UBC Okanagan becomes home for Father and Son researchers


Faculty of Education welcomes Iranian academic to UBC’s Okanagan campus

The apple does not fall far from the tree in the Okanagan valley this year.

Hamid Javdani says it is “a fortunate coincidence” that he has joined his son Assistant Professor Mohsen Javdani at UBC’s Okanagan campus as a visiting scholar in the Faculty of Education. 10,000 km has separated Father and Son since junior Javdani joined UBC Okanagan’s Economics Department in 2012. Senior Javdani is an Associate Professor at the Institute for Research and Planning in Higher Education, in Iran’s most populous city and its capital, Tehran.

“I never imagined that I would be able to spend so much quality time with my son, and I have the support and generosity of the UBC, its faculty and administration to thank for this opportunity,” says senior Javdani.

“The Faculty is thrilled to welcome and collaborate with Dr. Javdani,” says Associate Dean, Dr. Susan Crichton.

“Dr. Javdani’s research on education policy-making aligns with the Faculty’s diverse research programs.”

This year marks the second time that both Father and Son have attended the same institution. Javdani Father and son attended the same campus in Iran when they completed their respective PhD and undergraduate degrees.

“Spending time with Mohsen again on the same campus reminds us of the older days,” says Dr. Javdani, “It has created for both of us a precious and unforgettable memory after living away from each other for many years.”

Q & A with visiting scholar Dr. Hamid Javdani

What is different about your workday here vs. in Iran?

In terms of research, I have kept to the same routine as I did in Iran; however, being part of a friendly and vibrant academic environment here at UBCO has made me more motivated and excited to work on my research. I feel more efficient, yet more relaxed and energized. Kelowna, its beautiful nature and great amenities, as well as its kind people have also played an important role in my positive experience.

What has your experience at UBC’s Okanagan campus been like so far?

I am having a very pleasant experience here at UBCO, and I am happy to have the opportunity to be a part of this vibrant community for a year. I have had the pleasure to interact with extremely friendly, supportive and professional faculty and staff members in the Faculty of Education, which has made my visit both memorable and fulfilling. I am also glad to have access to all the resources available here at UBCO which have helped me a lot in my research.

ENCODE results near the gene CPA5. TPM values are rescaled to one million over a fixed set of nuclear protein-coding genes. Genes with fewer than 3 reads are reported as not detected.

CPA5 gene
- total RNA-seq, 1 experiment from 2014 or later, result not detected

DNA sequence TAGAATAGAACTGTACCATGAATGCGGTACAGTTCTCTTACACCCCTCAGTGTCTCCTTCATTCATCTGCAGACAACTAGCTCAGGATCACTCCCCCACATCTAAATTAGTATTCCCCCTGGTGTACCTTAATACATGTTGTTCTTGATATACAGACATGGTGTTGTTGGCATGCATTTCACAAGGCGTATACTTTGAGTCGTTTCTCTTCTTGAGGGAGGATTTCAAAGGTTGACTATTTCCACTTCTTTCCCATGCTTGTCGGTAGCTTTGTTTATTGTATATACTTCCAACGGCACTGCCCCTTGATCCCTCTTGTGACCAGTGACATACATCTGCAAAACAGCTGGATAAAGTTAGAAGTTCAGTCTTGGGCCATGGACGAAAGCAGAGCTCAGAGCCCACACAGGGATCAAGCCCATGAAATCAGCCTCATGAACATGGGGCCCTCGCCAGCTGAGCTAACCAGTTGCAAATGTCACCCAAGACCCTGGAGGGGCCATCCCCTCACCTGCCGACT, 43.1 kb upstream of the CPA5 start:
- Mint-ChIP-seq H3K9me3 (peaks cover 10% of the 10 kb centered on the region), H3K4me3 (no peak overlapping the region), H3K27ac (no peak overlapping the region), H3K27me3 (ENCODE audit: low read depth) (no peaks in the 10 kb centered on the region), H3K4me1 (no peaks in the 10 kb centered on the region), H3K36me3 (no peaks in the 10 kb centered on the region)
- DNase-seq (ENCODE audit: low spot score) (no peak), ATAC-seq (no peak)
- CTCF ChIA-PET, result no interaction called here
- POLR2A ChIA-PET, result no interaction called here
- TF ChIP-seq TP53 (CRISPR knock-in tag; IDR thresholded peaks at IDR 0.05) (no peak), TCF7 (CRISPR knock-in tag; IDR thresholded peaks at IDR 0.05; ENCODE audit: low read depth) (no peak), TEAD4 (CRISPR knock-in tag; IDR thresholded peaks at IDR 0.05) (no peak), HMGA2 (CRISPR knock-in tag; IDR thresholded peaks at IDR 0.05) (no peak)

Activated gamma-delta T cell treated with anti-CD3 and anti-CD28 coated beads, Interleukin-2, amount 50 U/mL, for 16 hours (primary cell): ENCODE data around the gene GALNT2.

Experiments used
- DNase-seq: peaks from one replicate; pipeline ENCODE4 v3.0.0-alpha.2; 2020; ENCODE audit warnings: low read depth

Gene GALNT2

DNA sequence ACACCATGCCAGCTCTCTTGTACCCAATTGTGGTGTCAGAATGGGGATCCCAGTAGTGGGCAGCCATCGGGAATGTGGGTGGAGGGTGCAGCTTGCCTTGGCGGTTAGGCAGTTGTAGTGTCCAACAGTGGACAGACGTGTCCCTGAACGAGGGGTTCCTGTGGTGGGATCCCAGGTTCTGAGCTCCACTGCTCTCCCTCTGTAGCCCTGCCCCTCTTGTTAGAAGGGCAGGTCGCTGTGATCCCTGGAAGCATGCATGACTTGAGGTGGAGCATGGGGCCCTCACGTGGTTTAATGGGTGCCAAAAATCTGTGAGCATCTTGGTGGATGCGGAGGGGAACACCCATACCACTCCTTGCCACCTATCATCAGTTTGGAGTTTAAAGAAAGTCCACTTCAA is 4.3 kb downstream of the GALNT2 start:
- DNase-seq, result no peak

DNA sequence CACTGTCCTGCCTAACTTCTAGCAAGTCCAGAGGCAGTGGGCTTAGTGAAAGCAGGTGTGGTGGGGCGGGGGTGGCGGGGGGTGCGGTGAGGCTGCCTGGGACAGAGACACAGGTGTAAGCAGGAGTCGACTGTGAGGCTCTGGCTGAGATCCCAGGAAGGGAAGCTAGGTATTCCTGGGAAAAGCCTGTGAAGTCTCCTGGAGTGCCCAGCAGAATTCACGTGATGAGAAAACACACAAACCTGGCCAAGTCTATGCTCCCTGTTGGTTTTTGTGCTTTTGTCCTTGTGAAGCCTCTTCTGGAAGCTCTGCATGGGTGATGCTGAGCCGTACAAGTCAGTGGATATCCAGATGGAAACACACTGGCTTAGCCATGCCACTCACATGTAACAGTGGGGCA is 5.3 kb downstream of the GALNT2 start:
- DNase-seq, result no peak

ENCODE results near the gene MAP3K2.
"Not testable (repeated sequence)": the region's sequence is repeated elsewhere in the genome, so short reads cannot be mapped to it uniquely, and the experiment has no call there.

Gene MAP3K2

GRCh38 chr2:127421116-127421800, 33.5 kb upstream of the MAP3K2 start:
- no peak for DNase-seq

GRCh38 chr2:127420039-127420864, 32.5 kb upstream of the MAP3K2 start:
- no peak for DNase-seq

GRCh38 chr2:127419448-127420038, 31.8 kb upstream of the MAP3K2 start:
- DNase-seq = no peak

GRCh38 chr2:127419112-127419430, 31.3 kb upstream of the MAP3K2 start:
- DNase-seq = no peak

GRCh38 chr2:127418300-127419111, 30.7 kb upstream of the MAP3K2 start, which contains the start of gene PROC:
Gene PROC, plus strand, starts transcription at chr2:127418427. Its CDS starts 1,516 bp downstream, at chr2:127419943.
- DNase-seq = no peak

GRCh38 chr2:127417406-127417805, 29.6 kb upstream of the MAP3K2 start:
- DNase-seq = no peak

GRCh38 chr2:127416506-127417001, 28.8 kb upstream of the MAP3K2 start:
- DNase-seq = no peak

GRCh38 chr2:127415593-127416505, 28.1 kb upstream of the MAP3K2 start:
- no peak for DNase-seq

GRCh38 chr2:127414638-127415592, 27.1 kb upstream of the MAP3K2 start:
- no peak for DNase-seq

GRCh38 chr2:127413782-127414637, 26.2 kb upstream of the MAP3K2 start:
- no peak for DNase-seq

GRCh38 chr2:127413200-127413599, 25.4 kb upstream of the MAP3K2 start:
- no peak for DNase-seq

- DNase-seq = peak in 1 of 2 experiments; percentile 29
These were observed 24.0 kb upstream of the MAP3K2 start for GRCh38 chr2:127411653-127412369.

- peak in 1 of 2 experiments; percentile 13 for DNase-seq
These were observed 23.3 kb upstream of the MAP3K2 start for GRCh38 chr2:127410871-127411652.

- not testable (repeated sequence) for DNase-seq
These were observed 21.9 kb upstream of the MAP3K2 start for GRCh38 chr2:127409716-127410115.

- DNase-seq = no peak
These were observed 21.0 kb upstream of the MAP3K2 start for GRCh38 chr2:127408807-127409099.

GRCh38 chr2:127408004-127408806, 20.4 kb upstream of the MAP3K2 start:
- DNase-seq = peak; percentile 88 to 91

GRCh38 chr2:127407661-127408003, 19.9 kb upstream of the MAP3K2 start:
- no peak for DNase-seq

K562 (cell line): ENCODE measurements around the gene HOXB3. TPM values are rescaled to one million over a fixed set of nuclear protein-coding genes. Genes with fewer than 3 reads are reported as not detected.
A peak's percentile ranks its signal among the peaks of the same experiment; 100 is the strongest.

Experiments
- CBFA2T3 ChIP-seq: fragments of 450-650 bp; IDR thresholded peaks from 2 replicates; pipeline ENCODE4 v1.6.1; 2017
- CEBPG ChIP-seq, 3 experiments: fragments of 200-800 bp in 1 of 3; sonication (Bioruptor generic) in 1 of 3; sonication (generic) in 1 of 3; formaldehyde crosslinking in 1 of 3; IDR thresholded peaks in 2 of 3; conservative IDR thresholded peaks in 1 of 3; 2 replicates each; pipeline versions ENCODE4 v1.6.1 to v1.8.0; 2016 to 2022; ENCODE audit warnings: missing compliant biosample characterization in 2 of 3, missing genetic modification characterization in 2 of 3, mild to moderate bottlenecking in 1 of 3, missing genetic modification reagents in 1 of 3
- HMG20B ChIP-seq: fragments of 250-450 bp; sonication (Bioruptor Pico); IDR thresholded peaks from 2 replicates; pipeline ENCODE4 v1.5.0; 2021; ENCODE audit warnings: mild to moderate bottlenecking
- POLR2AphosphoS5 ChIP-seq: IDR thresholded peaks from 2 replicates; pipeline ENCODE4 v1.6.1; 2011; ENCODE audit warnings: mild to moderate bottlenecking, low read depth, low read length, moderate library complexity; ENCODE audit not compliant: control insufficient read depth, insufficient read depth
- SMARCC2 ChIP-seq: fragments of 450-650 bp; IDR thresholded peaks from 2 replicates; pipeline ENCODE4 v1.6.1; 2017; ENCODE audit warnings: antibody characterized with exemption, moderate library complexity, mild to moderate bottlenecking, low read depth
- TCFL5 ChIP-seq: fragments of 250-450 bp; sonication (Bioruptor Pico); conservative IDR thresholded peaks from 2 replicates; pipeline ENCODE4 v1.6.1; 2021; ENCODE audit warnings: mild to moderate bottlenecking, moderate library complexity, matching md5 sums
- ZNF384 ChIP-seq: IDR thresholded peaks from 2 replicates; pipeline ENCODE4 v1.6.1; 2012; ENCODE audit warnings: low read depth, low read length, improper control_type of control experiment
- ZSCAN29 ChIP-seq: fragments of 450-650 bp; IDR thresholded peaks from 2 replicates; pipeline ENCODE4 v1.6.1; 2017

How has your time as a visiting scholar influenced your research in Education Policy Making?

I am currently working on a research project related to Education Policy Making. Universities around the world, in both progressed and progressing countries, currently face important challenges that require careful attention and scrutiny. Some of these challenges include academic freedom, academic autonomy, unequal allocation of resources to different disciplines driven by a market-oriented approach to returns to education, and provision of equal opportunity to different groups of students to access good quality and relevant education.

My time here at UBCO has given me the opportunity to participate in several meetings, organized by the university, faculty of education, the Board of Governors, as well as Faculty Association, where some of these issues were discussed. I have also been able to interact with faculty members who have written and worked in these areas, and have benefited significantly from their experience, knowledge and approach. This suggests to me that institutions like UBC have taken these challenges seriously and are vigilant in addressing them.

You have a long list of research interests, what is your current focus? What questions are you presently asking?

I study the role of education policy in shaping objectives set and directions taken by universities, and its consequences on academia, knowledge creation, and the society. The following are some of the main questions I address in my current research:

  • What are the dominant approaches of policy makers and academics, in both micro and macro levels, in governing the higher education system?
  • To what extent the policies designed at the micro level are consistent with macro-level policies?
  • What are the structures and processes that shape education policy? How these structures and processes have been shaped and why?
  • To what extent the designed education policies are relevant to educational policy research?
  • What are the gaps between these policies and their implementation in practice? And what are the factors that create these gaps?


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